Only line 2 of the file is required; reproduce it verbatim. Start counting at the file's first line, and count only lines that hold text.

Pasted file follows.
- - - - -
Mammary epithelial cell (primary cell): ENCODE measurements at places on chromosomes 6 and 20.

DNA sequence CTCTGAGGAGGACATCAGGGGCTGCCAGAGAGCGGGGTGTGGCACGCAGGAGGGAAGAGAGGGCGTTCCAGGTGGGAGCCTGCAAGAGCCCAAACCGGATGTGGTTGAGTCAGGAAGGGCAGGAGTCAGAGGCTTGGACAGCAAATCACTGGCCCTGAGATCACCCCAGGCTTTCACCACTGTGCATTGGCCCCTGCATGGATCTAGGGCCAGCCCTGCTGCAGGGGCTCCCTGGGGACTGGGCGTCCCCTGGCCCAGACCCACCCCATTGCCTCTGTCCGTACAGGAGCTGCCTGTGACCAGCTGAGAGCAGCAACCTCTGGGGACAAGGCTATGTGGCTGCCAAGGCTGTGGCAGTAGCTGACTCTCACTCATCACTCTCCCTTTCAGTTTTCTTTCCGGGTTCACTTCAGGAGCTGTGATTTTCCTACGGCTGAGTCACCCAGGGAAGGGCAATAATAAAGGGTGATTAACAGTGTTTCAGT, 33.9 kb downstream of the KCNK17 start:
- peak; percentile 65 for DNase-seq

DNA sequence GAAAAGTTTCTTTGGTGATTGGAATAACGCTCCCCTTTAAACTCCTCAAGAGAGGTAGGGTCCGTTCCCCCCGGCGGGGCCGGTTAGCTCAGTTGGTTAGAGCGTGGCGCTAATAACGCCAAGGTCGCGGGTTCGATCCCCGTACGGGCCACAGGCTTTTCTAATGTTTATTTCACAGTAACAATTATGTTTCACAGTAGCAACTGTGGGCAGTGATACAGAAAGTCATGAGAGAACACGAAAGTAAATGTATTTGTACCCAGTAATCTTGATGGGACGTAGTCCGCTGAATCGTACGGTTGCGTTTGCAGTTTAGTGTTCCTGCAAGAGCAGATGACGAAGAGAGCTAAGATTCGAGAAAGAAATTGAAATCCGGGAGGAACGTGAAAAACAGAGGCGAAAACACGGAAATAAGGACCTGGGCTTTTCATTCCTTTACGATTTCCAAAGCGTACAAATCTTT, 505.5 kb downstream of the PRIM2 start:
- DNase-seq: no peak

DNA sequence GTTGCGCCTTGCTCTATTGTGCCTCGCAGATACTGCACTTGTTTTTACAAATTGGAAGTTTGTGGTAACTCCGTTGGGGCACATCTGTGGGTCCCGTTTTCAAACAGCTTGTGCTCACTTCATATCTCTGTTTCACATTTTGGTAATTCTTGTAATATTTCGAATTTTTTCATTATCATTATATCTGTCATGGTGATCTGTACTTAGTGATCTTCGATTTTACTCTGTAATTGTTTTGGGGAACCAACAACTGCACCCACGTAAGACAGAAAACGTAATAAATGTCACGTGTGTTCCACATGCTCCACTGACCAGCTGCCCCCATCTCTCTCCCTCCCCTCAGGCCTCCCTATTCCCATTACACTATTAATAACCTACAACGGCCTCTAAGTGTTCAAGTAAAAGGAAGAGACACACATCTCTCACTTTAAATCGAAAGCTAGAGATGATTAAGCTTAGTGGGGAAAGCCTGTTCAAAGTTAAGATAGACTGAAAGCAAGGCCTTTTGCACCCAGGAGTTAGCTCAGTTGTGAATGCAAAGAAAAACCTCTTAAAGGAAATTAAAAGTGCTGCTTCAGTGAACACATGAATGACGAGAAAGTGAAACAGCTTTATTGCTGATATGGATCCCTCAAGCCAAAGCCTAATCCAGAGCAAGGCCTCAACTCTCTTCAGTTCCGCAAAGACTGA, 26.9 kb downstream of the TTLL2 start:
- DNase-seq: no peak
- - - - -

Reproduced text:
DNA sequence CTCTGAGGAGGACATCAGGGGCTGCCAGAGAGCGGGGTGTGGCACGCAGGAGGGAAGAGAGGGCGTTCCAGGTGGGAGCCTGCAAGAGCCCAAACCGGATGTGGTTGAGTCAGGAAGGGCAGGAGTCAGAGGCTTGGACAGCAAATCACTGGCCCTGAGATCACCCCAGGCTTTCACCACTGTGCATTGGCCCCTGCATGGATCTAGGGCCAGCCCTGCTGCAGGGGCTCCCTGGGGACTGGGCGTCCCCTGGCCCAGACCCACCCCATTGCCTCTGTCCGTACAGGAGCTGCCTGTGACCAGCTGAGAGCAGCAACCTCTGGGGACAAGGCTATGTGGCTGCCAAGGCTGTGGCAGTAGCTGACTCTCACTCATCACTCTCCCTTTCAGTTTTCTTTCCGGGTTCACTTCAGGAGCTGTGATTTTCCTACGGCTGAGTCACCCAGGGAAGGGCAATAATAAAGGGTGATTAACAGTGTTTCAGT, 33.9 kb downstream of the KCNK17 start: